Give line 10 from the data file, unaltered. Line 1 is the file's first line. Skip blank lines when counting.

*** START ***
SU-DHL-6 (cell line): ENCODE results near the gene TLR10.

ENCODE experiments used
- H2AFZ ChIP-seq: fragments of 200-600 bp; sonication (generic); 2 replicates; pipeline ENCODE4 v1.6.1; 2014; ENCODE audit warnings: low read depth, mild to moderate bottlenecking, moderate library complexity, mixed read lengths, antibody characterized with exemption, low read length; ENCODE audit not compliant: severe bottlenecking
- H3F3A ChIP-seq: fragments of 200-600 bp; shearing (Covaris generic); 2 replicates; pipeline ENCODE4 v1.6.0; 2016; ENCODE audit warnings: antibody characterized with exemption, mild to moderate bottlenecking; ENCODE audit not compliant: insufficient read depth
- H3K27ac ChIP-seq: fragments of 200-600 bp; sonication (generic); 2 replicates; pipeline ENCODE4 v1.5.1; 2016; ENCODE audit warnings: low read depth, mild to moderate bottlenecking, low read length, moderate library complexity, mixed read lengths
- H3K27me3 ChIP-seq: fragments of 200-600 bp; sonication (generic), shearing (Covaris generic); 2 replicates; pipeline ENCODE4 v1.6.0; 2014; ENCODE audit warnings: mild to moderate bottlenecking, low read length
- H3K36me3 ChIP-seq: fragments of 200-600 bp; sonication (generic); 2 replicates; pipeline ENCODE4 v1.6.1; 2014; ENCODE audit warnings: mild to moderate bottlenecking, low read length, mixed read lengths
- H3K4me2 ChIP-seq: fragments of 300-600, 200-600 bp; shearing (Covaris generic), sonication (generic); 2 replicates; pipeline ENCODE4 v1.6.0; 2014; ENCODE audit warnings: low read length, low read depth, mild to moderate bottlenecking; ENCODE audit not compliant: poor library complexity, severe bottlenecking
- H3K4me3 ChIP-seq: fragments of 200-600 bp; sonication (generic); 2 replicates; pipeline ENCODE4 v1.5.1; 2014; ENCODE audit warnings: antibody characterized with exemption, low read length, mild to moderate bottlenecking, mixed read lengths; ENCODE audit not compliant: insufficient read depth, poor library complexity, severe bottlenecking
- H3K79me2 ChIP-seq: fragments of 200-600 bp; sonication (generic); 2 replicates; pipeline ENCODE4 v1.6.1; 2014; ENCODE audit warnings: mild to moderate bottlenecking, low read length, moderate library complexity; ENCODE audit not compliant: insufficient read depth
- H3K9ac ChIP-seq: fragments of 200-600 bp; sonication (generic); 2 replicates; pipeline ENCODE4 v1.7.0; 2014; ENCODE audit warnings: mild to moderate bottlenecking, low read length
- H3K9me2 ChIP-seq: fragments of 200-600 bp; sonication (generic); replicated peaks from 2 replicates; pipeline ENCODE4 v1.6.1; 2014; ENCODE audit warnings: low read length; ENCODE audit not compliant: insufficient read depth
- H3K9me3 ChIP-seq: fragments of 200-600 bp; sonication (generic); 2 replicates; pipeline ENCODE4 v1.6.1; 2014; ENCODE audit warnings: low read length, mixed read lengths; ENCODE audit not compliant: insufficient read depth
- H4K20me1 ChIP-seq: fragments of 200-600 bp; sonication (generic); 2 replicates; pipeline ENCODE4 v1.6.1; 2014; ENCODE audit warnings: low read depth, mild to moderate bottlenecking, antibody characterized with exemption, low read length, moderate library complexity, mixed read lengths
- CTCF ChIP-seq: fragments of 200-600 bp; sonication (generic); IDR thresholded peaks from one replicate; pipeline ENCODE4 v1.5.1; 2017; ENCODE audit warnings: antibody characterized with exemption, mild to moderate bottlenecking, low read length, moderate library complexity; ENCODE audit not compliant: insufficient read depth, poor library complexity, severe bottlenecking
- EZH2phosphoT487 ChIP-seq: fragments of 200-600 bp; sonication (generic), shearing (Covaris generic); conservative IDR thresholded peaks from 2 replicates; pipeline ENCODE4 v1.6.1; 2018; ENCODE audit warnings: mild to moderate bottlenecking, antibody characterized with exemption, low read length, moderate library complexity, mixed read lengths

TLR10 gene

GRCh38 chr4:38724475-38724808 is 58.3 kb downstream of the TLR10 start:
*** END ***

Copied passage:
- H3K79me2 ChIP-seq: fragments of 200-600 bp; sonication (generic); 2 replicates; pipeline ENCODE4 v1.6.1; 2014; ENCODE audit warnings: mild to moderate bottlenecking, low read length, moderate library complexity; ENCODE audit not compliant: insufficient read depth